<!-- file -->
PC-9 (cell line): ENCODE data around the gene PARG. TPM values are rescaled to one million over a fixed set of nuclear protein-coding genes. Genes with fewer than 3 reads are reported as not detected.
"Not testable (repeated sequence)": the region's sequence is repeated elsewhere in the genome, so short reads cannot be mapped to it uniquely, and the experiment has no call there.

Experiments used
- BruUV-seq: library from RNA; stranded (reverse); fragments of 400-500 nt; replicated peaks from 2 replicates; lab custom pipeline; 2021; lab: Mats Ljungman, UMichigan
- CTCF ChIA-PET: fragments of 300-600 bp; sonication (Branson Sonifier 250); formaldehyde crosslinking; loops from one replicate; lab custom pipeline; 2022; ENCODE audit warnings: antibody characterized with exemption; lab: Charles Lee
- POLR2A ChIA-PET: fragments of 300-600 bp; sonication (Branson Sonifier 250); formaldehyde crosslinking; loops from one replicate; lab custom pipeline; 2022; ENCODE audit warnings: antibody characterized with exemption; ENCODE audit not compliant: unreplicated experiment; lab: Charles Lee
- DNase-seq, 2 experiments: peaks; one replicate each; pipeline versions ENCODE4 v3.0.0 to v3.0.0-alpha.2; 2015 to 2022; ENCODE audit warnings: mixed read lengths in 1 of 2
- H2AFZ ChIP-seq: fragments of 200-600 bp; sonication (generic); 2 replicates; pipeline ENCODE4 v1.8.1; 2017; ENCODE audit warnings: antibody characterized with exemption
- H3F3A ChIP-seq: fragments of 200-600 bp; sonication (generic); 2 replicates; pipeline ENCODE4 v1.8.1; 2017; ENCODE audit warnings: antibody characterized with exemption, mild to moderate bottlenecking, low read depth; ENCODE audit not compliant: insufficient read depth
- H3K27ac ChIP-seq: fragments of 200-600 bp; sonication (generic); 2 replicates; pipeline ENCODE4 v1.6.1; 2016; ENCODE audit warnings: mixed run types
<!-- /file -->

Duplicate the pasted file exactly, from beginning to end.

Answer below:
PC-9 (cell line): ENCODE data around the gene PARG. TPM values are rescaled to one million over a fixed set of nuclear protein-coding genes. Genes with fewer than 3 reads are reported as not detected.
"Not testable (repeated sequence)": the region's sequence is repeated elsewhere in the genome, so short reads cannot be mapped to it uniquely, and the experiment has no call there.

Experiments used
- BruUV-seq: library from RNA; stranded (reverse); fragments of 400-500 nt; replicated peaks from 2 replicates; lab custom pipeline; 2021; lab: Mats Ljungman, UMichigan
- CTCF ChIA-PET: fragments of 300-600 bp; sonication (Branson Sonifier 250); formaldehyde crosslinking; loops from one replicate; lab custom pipeline; 2022; ENCODE audit warnings: antibody characterized with exemption; lab: Charles Lee
- POLR2A ChIA-PET: fragments of 300-600 bp; sonication (Branson Sonifier 250); formaldehyde crosslinking; loops from one replicate; lab custom pipeline; 2022; ENCODE audit warnings: antibody characterized with exemption; ENCODE audit not compliant: unreplicated experiment; lab: Charles Lee
- DNase-seq, 2 experiments: peaks; one replicate each; pipeline versions ENCODE4 v3.0.0 to v3.0.0-alpha.2; 2015 to 2022; ENCODE audit warnings: mixed read lengths in 1 of 2
- H2AFZ ChIP-seq: fragments of 200-600 bp; sonication (generic); 2 replicates; pipeline ENCODE4 v1.8.1; 2017; ENCODE audit warnings: antibody characterized with exemption
- H3F3A ChIP-seq: fragments of 200-600 bp; sonication (generic); 2 replicates; pipeline ENCODE4 v1.8.1; 2017; ENCODE audit warnings: antibody characterized with exemption, mild to moderate bottlenecking, low read depth; ENCODE audit not compliant: insufficient read depth
- H3K27ac ChIP-seq: fragments of 200-600 bp; sonication (generic); 2 replicates; pipeline ENCODE4 v1.6.1; 2016; ENCODE audit warnings: mixed run types